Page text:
Indonesia Bans Settlements in Foreign Currencies
|Our Correspondent||Jul 1, 2015|
Indonesia tomorrow – July 1 – will intensify its journey into economic isolationism when banking regulations go into effect banning the use of currencies other than the rupiah for settling domestic transactions.
As much as US$12 billion a day in such settlements between domestic parties, including multinationals doing business in Indonesia, are expected to be banned and must be transacted in rupiah, which is expected to cause turmoil for both domestic and international companies, unloading currency risk onto local companies as the rupiah continues to descend in value. Roughly 45 percent of Indonesian working capital and investment lending in the last year was in foreign currencies, according banking research reports, and now will have to be settled in rupiah.
Multinationals, particularly in the extractive industries such as crude production and mining, face disruptions as dollars are commonly used to buy and sell commodities and equipment on the international markets. The mining industry had already been hit with an earlier law that said all ore must be refined in the country, requiring the construction of domestic smelting plants although most mining is far from areas where there is enough energy to operate smelters.
A ban on export of minerals until the smelter issue could be solved resulted in an exports contraction for most of 2015, down 15 percent annually in May. Imports, a leading indicator of domestic demand, are falling even faster, down for the second month by more than 20 percent annually.
Nonetheless, although the rupiah has been the worst-performing currency in Asia for several months, Ronald Waas, the deputy governor of Bank Indonesia, told bankers on June 15 that “the regulation…is expected to promote strengthening and purifying payment transactions within the Republic of Indonesia by the use of rupiah.”
“In the beginning there may be one-off adjustments to prices and rates, but in the long run, it should make them more cost-efficient," Peter Jacobs, a director at the monetary authority, said in an e-mailed response to journalists last week. "There is a cost to mitigating foreign-currency risk, but this is good corporate governance and when hedging products become more common in Indonesia, the cost will fall."
The opposite appears to be happening. Indonesia is plagued by a current account deficit that for the first quarter reached 1.8 percent of gross domestic product – while it fell over the 2014 final quarter – is expected to widen again. The current account deficit has plagued the currency, Asia’s weakest, which has fallen to its lowest level since the 1997Asian Financial Crisis.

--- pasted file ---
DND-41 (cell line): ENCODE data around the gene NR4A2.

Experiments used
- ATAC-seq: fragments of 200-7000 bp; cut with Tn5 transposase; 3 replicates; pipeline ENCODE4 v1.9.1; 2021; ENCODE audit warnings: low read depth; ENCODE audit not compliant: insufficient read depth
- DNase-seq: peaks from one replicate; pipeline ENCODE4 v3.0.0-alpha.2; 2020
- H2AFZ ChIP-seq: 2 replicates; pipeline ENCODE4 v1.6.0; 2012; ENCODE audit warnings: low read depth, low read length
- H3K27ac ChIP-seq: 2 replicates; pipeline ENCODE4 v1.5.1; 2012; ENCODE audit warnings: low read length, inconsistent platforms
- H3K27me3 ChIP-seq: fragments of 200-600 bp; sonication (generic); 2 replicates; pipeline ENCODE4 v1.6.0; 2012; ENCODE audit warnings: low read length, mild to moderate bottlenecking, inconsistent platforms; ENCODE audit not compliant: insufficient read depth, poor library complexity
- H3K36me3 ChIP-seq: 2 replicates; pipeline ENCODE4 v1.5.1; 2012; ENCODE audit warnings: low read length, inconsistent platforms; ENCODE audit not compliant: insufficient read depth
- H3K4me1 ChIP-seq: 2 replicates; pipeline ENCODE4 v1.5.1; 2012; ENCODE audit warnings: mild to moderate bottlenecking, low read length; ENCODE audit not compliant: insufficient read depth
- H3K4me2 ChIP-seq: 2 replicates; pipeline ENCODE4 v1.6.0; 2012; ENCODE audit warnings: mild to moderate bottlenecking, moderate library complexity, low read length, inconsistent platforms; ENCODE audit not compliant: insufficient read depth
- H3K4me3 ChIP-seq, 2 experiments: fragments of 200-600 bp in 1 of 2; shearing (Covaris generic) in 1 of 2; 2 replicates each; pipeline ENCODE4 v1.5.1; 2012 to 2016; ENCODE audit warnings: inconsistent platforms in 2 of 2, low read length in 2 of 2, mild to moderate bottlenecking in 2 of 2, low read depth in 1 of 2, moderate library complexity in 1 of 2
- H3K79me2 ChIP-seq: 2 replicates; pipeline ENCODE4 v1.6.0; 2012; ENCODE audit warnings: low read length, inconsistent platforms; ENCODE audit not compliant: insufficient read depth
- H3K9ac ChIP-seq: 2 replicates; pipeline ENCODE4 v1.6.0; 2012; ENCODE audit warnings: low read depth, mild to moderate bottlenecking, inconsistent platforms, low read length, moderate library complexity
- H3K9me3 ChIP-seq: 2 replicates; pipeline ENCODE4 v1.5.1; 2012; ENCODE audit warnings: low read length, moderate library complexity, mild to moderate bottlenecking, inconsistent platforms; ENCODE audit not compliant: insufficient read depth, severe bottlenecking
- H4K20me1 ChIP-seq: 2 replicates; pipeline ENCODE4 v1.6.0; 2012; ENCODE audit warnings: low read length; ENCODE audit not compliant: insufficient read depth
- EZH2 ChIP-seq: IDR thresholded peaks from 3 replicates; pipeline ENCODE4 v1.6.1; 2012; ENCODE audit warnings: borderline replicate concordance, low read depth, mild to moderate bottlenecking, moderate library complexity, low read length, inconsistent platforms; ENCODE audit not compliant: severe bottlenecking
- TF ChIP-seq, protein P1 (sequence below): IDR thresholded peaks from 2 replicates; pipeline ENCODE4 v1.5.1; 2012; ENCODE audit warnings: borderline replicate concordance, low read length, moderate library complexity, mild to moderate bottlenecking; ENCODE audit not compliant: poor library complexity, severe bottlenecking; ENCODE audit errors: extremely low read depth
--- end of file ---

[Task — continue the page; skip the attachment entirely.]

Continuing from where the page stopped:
The country also faces the highest inflation in the Asean region at 7.40 percent annually, limiting the ability of the central bank to raise rates to combat the currency’s decline, which is now close to 13,500 to the US dollar, down from Rs11,500 as late last August.
While the currency law specifying rupiah settlements has been in effect since 2011, it was previously considered to apply to cash transactions only. While the 2011 law permits parties to contract out of the requirement to use rupiah by written agreement, that right now appears to have been closed by a Bank Indonesia ruling in March. And while foreign companies have been hopeful that payment transactions made by or to foreign-incorporated entities within Indonesia would be automatically exempt, “that is not the case,” according to the international law firm Jones Day.
Bank Indonesia is also expected to require companies to hedge at least 25 percent of their short-term external debt not offset by foreign-currency holdings, with sanctions coming into effect from October.
With an inexperienced president at the controls, nationalist voices from both within and outside government are contending that globalization is harmful to Indonesia’s interests and that the country, with 40 percent of the consumer market in the 10-member Association of Southeast Asian Nations, is big enough to call the shots to multinationals.
Accordingly, in addition to the currency regulation, Indonesia appears to be turning towards long-discredited policies of import substitution abandoned by most fast-growth economies decades ago. Accordingly, it has tightened the screws particularly on the extractive industries.
The government is also, for instance, poised to introduce regulations to require local content for smartphones – although Indonesia has virtually no top-drawer tech industry to supply the content. A pending data center regulation is designed to require all businesses including banks and social media giants like Facebook to keep all their data centers in-country. This again is moving forward despite a worrying lack of infrastructure, security concerns and the global movement of data to cloud providers. Work permits for expatriates are increasingly difficult to obtain despite a skilled labor shortage.
The regulation means that procurement expenses for local companies to local suppliers will rise by up to 1 percent and that local companies must now rely on loans denominated in rupiah, boosting the cost of funds by more than 5 percent. For service providers such as legal and accounting firms, among others, quoting in US dollars is a natural hedge against a weakening rupiah because they typically don't get paid for several months after doing the work
Listing real estate prices in dollars is also common, particularly for apartment rentals and offices, with some 30 percent of office rents in dollars, according to property brokers. With borrowing forced in rupiah without the ability to hedge in foreign currencies, given the volatile rupiah, developers could begin to back away from projects because of the uncertainty.